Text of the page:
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Warming Soil Means Stronger Microbe Networks
Published: February 22, 2021
Posted: August 22, 2021

Soil warming leads to more complex, larger, and more connected networks of microbes in those soils.

The Science

Scientists often think of the way species interact in nature as a web or network. In these networks, points represent species, and the connecting lines indicate their interactions. Ecologists generally expect species networks with many points connected by more lines to be more stable than smaller networks with fewer connections in the face of climate change. However, scientists have not fully studied this pattern in soil microbes. This study used a warming experiment to investigate the network of microbial interactions in soils. The research found that microbes might interact with each other in more complex ways when soil is warmer. This would suggest stronger, more robust networks may develop under some warming conditions in the face of climate change.

The Impact

Microbiologists do not fully understand the effects of a warming climate on microbes in soils. This study shows that warmer soils might lead to more complex and more stable microbial networks. This could affect ecosystem processes such as how soil communities use oxygen and carbon for respiration, energy, and other needs. The findings also imply that there are important feedback cycles in the soil microbiome under warming conditions, indicating that global carbon cycle models should consider the stability of carbon in soil.

Summary

Classical ecological theory proposes that more diverse ecosystems are more resistant to external perturbations due to the functional redundancy of biological interactions in those diverse systems. Any pressure on a specific species-to-species relationship is more likely to affect the behavior of the entire ecosystem if there are fewer functionally similar connections in the interaction network—that is, if fewer species can pick up the slack. Despite the exceedingly high diversity of soil microbiomes, however, scientists have found little evidence supporting a diversity-stability relationship in these communities. This study utilized soil microbial community data from a six-year ecosystem warming experiment conducted in an Oklahoma tall grass prairie. Prior studies at this experimental site have suggested that warming will affect plant water use efficiency and the allocation of net primary production to belowground carbon turnover. Scientists had expected these effects would be mediated by the succession, temporal scaling, and feedback responses of microbial communities to climate change. In this study, analysis of microbiomes under ambient and warmed conditions indicated that warming was also associated with increased soil microbial network complexity, size, and connectivity. Warming appeared to increase the number and size of network modules and the number of keystone nodes. This effect implies that species networks are more complex and robust under warmed conditions. The functional behavior of soil microbial processes has been notoriously difficult to predict and frequently exhibits high, inherent variability. Here, microbial networks were more strongly correlated with specific ecosystem functions, including gross primary production, respiration, and net ecosystem exchange under warming conditions. The analysis suggests that a warming climate may have a stabilizing impact on microbial variance, which, in turn, may affect how ecosystems behave across scales. For example, more resistant soil microbiomes may accelerate microbially driven processes, such as the loss of organic matter from soils. Conversely, many ecosystem functions intertwined with climate behavior may become less vulnerable to perturbations in a warmer world. Overall, these findings suggest that changes in microbial diversity-function relationships need to be considered in efforts to understand the impact of global climate change at larger and longer time and space scales.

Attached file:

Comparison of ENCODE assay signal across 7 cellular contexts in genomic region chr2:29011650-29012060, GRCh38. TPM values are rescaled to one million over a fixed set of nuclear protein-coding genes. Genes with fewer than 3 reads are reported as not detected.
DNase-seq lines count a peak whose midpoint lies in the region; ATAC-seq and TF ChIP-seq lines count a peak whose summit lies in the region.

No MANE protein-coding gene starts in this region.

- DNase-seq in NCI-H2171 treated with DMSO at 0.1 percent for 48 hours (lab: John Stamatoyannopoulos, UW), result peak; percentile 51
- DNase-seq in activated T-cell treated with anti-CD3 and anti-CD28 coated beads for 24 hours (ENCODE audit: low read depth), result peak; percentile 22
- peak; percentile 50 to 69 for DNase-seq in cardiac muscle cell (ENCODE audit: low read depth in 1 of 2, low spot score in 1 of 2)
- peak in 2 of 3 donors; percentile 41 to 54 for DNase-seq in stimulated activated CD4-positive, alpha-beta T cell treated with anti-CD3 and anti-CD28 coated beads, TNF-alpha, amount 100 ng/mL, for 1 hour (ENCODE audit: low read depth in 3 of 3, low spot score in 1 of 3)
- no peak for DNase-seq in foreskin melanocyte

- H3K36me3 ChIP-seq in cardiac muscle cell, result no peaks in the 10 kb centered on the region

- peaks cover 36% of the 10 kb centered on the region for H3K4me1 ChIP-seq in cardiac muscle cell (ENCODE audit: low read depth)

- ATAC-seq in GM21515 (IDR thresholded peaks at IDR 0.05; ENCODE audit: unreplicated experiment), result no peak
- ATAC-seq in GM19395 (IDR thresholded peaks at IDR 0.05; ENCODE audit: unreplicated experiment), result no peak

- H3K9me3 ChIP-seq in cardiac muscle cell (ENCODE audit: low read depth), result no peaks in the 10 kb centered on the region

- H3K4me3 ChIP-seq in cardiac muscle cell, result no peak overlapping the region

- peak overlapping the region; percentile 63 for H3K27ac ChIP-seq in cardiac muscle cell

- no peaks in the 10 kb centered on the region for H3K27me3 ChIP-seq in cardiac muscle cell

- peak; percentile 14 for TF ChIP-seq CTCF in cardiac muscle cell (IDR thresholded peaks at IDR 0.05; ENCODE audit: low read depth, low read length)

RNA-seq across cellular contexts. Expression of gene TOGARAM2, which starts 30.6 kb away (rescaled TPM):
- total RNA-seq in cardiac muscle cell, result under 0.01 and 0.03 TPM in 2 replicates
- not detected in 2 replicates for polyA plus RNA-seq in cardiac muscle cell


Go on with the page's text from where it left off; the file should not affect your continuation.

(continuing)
Contacts
Program Manager
Dawn Adin
U.S. Department of Energy Office of Science, Office of Biological and Environmental Research
Biological Systems Science Division (SC-33.2)
Foundational Genomics Research
dawn.adin@science.doe.gov

Principal Investigator
Jizhong Zhou
Institute for Environmental Genomics and Department of Microbiology and Plant Biology, University of Oklahoma, Norman, OK
School of Civil Engineering and Environmental Sciences, University of Oklahoma, Norman, OK
jzhou@ou.edu

Funding

This work was supported by the Office of Biological and Environmental Research, within the U.S. Department of Energy Office of Science, via grants to Jizhong Zhou.

Publications

Yuan, M.M. et al.Climate warming enhances microbial network complexity and stability.” Nature Climate Change 11, 343 (2021). [DOI:10.1038/s41558-021-00989-9]

Topic Areas:

  • Research Area: Microbes and Communities
  • Research Area: Plant Systems and Feedstocks, Plant-Microbe Interactions

Division: SC-33.2 Biological Systems Science Division, BER

 

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